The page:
The Instawork platform offers hourly workers flexibility in time, industry, role, and importantly in location as well. This week we analyze the movements of Instawork Professionals (Pros) within the United States and Canada.
We find the most mobility in states with multiple large metro areas, especially California, Florida, and Texas. Our data also suggest availability of work could be a driving factor for a significant minority of migrating workers, perhaps even more important than differential pay rates.
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Domestic migration of hourly workers
Hourly professionals using the Instawork platform value flexibility across many dimensions: industry, role, time, and location. Instawork operates across the United States and in Canada, and most hourly workers have portable skills.
Here is a map of their movements since 2021, tracked by the shifts they completed:
Though migrating workers are a relatively small share of the people who use the Instawork platform, their movements still offer valuable insights into the labor market. For example, there is strong mobility between the major metropolitan areas in California – San Diego, Los Angeles, and the Bay Area – but Las Vegas is an important part of the same circuit. In Texas, there is a lot of movement between Austin, Dallas, and Houston, but Dallas is by far the biggest attractor. In Florida, the strongest interchanges are between Miami and Tampa, and Tampa and Orlando, but not between Miami and Orlando.
Here are the biggest destinations for Instawork Pros:
Professionals aged 45 and older tend to prefer California and Atlanta rather than New York, Las Vegas, and Dallas, which are more popular with younger age groups.
Discussions with Instawork Pros have revealed a wealth of anecdotal reasons for migration: travel, family obligations, educational or other career opportunities, and money. To explore the last of these, we can compare the hourly pay that Pros received in their new destinations with the prevailing pay for the same role in their home regions during the same time periods. However, for roughly a quarter of Pros, there were not enough shifts available in their home regions to make this comparison. In other words, a quarter of the workers who migrated may have done so simply to find more work in their chosen professions.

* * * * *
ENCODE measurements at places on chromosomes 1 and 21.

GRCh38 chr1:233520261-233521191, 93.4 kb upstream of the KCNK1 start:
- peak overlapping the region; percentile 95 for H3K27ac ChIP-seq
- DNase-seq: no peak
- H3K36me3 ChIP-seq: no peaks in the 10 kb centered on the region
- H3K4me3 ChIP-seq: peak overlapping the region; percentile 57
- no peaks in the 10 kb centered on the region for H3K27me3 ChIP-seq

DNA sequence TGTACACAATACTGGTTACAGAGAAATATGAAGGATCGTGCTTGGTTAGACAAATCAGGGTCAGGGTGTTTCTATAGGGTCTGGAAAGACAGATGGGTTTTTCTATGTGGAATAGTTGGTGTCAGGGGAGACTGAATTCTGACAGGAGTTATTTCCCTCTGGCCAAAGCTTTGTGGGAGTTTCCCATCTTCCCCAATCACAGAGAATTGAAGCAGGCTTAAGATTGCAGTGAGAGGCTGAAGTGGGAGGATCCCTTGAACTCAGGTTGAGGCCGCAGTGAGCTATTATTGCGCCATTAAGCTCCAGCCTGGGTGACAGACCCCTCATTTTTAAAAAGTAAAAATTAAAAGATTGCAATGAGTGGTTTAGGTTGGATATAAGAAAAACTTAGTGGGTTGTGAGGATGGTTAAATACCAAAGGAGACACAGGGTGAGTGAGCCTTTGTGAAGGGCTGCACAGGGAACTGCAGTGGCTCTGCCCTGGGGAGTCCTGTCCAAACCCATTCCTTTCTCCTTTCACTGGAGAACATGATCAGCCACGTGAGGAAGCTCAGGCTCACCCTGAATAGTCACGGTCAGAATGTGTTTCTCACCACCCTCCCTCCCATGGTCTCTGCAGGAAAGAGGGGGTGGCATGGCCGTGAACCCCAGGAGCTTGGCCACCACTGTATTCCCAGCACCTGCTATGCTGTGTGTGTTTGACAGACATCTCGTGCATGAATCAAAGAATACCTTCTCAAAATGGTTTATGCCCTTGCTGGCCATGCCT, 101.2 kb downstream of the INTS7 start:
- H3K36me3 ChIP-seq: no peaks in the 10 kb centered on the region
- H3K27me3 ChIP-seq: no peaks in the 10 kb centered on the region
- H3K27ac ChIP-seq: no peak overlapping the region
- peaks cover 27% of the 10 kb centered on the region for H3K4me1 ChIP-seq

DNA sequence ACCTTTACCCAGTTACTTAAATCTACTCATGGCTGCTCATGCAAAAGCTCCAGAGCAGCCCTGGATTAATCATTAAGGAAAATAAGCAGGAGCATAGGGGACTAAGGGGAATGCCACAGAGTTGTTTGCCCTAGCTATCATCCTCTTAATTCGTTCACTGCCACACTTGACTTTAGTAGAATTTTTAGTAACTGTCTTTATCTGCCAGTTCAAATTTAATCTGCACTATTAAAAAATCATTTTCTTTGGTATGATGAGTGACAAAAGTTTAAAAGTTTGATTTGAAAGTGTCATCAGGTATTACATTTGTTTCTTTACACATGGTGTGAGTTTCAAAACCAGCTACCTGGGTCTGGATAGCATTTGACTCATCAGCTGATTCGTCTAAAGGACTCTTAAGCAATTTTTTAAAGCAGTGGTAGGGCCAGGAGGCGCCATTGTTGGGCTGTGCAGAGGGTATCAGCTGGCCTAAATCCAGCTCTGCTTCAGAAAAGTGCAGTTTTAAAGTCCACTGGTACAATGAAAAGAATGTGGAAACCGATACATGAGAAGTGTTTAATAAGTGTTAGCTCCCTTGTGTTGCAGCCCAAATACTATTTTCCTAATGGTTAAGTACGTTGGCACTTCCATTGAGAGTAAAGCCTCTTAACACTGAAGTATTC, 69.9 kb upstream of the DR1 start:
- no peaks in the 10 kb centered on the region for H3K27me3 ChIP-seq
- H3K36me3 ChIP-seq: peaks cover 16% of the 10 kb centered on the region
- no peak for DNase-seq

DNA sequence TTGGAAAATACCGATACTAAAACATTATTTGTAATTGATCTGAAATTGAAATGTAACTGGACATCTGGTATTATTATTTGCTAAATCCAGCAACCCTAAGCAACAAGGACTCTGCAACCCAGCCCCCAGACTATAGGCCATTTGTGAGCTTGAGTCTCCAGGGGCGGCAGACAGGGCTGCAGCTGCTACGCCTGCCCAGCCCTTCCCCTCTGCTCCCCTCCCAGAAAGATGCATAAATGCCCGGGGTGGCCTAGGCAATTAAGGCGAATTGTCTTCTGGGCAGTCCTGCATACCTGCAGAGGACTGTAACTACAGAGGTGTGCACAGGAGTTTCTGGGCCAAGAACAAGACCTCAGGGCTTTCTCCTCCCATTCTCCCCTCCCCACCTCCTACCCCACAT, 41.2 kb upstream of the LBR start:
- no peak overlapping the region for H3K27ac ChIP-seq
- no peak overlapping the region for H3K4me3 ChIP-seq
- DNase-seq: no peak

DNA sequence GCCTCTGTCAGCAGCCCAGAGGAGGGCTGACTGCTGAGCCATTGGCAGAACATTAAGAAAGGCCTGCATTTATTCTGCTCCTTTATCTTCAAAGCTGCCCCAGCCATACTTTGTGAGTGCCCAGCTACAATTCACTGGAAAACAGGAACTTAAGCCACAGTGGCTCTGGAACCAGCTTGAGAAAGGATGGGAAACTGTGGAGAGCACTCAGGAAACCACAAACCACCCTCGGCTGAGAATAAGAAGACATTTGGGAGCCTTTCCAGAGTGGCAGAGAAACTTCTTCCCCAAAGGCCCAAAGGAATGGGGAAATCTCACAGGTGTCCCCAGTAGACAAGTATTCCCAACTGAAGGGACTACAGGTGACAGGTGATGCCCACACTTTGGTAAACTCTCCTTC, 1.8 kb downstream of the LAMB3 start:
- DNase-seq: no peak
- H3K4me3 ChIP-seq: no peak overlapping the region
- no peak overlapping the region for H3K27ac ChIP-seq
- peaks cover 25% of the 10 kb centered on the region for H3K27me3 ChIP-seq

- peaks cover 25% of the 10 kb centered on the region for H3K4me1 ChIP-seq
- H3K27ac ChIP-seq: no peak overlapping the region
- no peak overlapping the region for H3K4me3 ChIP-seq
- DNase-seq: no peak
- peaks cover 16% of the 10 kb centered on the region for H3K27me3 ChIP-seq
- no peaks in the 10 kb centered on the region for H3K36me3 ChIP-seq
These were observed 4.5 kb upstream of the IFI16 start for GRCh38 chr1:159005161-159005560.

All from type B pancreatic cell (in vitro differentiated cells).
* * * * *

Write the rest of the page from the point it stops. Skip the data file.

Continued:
For the remaining three quarters of migrating workers, the analysis is more straightforward. If the difference in pay were a major motivator for migration, then this analysis would likely find a substantial gap between the pay earned in destination regions and the prevailing pay in home regions. However, this has not been the case among Instawork Pros since 2021, as the following chart shows:
On average, Instawork Pros actually receive lower pay in their destinations than the prevailing pay for the same role in their home regions, though the average difference is still fairly close to zero. This result suggests that hourly workers are willing to give up a certain amount of pay in order to work in their chosen locations. Workers attach substantial value to flexibility, and pay for flexible work may be more of an effect than a cause of migration.
These metrics, derived from data aggregated across the Instawork platform, compare the two weeks starting 3/10/2022 to the previous two weeks. To control for the overall growth of the Instawork marketplace, only shifts involving businesses that booked shifts in both periods are included:
- $0.08 drop in hourly pay
- 0.6% point drop in share of short-notice shifts
- 0.2 hours rise in hours per existing worker
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